world << sound( "" ) // Stops any music currently playing
var/sound/S = sound( "SomeSong.mid", repeat, 0, 100, 100 ) // Sets up some song on channel 100 via var S
S.frequency = 1.2 // Sets S to play at 1.2 default speed
//S.y = 50 // Commented out; changes 3D effect
usr << S // Play the song at 1.2 times normal speed
//S.y = 0 // Commented out; restores default 3D effect, but only when the sound is updated successfully
sleep( 10 ) // Wait for just a second
S.status = SOUND_UPDATE // SHOULD update S even while it's playing; FAILS to do so. Why?
usr << S // My second attempt to update S, by playing it after setting the status to update; when this line is executed, S continues to play but the frequency seems to have multiplied by itself, becoming 1.2 * 1.2 = 1.44
usr << S.frequency // Curiously, this value is STILL equal to 1.2 although I can hear a change in the frequency. WTF?

Problem description:

In short, I want this verb to change the song's attributes WHILE the song is playing. The code is a bit messy because I've been playing around with it, attempting to get things to work. From experimenting, I noted another issue which struck my curiosity. The frequency (originally set to 1.2) seems to be shifted to 1.44 (or around there) after the sound update (this takes place one second after the first time the music is played), which itself seems to fail entirely. I don't understand how the frequency can so clearly sound altered, and yet the frequency output still reads 1.2 after the modifications to the sound are all said and done. To sample my problem further, please note the comments associated with the above lines of code.
Unlike with, say, /images, with the /sound object, what the client experiences doesn't directly tie in with the /sound object. Instead, when a /sound object is outputted to the client, it's just sent the data it needs to know and handles the sound on its end (so it doesn't "care" about the object). This data can also be sent without using a sound object, when applicable (e.g. player << 'sound.ogg').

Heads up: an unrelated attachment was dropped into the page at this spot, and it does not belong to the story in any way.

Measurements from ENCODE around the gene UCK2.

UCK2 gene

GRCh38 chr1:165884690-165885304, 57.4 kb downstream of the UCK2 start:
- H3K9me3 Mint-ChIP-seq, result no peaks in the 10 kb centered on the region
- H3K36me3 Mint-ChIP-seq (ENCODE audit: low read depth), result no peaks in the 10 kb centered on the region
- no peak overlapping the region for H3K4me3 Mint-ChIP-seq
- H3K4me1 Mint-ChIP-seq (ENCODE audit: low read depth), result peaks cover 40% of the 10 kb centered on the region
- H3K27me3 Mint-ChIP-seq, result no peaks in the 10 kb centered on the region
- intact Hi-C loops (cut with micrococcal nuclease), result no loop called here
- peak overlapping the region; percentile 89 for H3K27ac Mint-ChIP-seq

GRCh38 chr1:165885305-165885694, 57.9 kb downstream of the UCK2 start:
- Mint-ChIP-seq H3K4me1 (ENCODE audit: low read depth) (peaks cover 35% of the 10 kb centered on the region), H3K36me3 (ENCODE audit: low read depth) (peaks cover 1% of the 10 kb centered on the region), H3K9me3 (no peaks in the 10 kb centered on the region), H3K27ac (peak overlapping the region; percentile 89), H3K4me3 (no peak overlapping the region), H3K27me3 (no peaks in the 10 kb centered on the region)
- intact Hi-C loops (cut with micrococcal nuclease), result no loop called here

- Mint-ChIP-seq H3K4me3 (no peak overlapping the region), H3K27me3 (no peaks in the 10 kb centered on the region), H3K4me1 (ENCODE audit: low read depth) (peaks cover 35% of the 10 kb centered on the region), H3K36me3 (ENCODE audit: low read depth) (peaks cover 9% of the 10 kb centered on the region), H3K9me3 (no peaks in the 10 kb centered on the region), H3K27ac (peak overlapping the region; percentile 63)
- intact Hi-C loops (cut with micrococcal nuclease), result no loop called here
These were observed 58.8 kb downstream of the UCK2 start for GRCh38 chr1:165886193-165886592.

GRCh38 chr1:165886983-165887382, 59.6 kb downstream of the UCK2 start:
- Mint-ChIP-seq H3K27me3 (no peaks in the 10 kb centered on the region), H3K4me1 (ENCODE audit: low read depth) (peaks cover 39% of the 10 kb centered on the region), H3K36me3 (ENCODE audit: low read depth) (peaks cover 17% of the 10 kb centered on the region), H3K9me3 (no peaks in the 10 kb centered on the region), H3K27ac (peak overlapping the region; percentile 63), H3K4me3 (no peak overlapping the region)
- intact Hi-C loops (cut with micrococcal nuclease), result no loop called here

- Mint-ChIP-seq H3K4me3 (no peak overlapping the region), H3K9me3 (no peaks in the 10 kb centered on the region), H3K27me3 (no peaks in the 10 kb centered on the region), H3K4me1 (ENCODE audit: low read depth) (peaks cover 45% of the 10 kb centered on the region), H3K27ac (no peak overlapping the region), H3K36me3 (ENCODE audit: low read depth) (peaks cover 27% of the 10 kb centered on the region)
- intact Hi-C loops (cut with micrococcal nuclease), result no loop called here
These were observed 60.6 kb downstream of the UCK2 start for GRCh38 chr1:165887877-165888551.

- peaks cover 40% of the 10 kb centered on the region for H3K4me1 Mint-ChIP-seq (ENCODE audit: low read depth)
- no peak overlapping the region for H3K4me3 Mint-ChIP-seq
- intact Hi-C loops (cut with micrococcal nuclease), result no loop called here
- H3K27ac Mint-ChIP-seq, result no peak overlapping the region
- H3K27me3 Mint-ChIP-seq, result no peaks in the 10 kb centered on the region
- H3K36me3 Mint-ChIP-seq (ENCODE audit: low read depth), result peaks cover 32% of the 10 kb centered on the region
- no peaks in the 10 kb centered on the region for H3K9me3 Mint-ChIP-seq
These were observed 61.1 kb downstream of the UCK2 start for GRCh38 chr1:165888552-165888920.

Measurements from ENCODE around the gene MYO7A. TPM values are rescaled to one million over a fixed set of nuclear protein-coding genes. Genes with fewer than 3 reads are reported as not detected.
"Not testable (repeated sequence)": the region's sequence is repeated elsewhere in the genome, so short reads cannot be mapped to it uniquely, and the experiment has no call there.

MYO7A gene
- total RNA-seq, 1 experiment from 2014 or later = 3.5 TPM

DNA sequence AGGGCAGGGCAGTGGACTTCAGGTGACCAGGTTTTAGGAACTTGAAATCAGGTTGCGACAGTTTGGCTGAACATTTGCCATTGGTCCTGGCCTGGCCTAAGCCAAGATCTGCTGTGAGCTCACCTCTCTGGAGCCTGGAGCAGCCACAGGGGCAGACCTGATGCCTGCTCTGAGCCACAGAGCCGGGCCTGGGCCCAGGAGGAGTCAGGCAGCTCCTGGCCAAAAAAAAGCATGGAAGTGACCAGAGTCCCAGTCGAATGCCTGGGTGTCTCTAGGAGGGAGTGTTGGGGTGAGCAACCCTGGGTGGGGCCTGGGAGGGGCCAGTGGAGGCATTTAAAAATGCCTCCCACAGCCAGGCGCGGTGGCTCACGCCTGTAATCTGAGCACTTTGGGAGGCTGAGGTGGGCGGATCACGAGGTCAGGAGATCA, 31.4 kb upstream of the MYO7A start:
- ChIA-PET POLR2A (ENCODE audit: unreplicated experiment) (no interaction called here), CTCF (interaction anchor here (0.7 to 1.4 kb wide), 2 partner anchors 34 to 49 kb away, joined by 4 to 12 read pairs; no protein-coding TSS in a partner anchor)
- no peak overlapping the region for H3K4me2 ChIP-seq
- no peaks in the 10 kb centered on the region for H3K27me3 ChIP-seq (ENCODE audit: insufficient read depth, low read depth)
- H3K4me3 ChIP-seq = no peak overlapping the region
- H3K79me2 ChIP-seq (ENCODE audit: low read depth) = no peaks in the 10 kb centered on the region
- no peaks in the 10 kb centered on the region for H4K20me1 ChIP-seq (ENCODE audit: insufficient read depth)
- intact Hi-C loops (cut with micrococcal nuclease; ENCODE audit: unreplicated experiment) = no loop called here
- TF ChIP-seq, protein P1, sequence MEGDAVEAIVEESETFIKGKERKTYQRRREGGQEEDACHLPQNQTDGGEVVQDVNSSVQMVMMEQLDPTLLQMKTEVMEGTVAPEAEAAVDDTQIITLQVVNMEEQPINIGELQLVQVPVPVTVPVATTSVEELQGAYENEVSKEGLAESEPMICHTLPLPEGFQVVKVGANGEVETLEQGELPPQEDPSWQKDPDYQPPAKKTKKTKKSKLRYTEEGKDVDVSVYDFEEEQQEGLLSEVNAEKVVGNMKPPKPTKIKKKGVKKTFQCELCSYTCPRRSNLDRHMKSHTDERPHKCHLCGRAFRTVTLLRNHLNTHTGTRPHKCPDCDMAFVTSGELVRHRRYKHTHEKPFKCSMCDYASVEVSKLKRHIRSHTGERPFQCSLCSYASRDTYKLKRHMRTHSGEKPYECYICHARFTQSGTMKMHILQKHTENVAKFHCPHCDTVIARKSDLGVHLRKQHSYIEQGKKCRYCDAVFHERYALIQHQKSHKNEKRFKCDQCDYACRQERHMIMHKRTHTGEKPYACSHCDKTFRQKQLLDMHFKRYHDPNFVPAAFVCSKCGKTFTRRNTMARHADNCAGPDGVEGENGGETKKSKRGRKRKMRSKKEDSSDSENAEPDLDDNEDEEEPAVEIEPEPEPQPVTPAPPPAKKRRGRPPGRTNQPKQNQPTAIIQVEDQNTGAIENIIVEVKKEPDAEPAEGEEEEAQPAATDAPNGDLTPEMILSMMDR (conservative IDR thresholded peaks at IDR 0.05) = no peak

So the /sound object's vars don't necessarily correlate with the client's playing sound. It's similar to outputting an icon file to a label, then modifying that icon (in effect creating a new, altered icon) and expecting the label display to update to reflect the changes.

To update an existing sound, you need to output a sound object with the SOUND_UPDATE status flag, the changes you want and the same channel and file as the sound you're updating had. Here's a post with an example: [link]

I'm not sure how much of the rather messy-looking code you've tried or not and how exactly. var/sound/S = sound( "SomeSong.mid", repeat, 0, 100, 100 ) doesn't look like it'd compile, or it would compile erroneously, unless you have a repeat var declared within the scope. Additionally, 100 shouldn't be a valid channel.
The second usr << S line updates the song. The only thing you've done to update it is to set the frequency to 1.2 times the current frequency. As you describe the frequency increasing by 20%, this is working properly.
In response to Garthor
Well I have resolved the main issue I was having =). But the point I brought up about the frequency... There was an initial change in the frequency. So I would hear it playing at 1.2x normal speed. But after the sleep( 10 ), I heard yet another increase in the frequency. The part that doesn't make sense is that when I outputted the frequency, it read 1.2, and what I was hearing was certainly higher than 1.2. Bizarre?
In response to Lethal Dragon
Maybe frequency works based on the current status of the sound being played. So the first time it's updated, it gets +20% to its frequency. And the second time, since it's updated again, it gets +20% again.
In response to Lethal Dragon
No, not bizarre. A sound is output to a player. The sound itself does not matter. You then output an update command. Part of this update command is to set the frequency to 1.2 times the previous frequency, so that happens.

Now, the original sound output to the player was at a frequency that was 1.2 times higher than that of the original sound file. After its frequency is increased, it is now 1.44 times higher.

The sound object does not show a frequency of 1.44 because that would not make sense. What if you used the same sound datum to up one person's frequency to 1.2 and another's to 1.44. What should it read then?